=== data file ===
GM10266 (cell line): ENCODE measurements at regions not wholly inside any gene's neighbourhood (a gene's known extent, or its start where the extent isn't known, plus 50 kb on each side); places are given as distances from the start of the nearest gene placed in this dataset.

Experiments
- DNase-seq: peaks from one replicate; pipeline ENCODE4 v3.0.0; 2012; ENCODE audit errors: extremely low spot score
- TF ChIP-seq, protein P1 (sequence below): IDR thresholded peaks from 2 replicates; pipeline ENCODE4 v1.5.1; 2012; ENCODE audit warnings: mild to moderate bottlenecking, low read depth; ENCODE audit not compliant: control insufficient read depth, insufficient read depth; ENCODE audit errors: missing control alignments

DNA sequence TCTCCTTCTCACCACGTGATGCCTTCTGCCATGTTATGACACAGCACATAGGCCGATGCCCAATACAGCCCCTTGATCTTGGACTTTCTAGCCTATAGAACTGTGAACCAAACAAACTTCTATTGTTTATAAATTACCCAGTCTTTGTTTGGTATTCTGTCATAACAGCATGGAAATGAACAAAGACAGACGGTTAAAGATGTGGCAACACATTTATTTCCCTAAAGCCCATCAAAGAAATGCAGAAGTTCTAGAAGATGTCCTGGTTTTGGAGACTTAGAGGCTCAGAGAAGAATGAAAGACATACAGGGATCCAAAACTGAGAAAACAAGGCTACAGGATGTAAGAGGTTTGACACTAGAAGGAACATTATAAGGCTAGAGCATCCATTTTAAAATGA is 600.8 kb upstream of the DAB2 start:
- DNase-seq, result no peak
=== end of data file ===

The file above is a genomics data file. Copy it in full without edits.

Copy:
GM10266 (cell line): ENCODE measurements at regions not wholly inside any gene's neighbourhood (a gene's known extent, or its start where the extent isn't known, plus 50 kb on each side); places are given as distances from the start of the nearest gene placed in this dataset.

Experiments
- DNase-seq: peaks from one replicate; pipeline ENCODE4 v3.0.0; 2012; ENCODE audit errors: extremely low spot score
- TF ChIP-seq, protein P1 (sequence below): IDR thresholded peaks from 2 replicates; pipeline ENCODE4 v1.5.1; 2012; ENCODE audit warnings: mild to moderate bottlenecking, low read depth; ENCODE audit not compliant: control insufficient read depth, insufficient read depth; ENCODE audit errors: missing control alignments

DNA sequence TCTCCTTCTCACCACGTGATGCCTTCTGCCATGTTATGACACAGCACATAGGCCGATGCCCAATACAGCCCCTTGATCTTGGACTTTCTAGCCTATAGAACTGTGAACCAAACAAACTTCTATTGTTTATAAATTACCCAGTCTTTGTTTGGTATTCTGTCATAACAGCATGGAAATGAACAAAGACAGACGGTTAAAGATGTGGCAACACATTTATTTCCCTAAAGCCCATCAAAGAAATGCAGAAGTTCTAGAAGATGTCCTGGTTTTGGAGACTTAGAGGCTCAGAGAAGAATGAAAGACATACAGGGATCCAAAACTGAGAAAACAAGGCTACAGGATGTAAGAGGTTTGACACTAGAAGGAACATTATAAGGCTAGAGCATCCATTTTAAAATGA is 600.8 kb upstream of the DAB2 start:
- DNase-seq, result no peak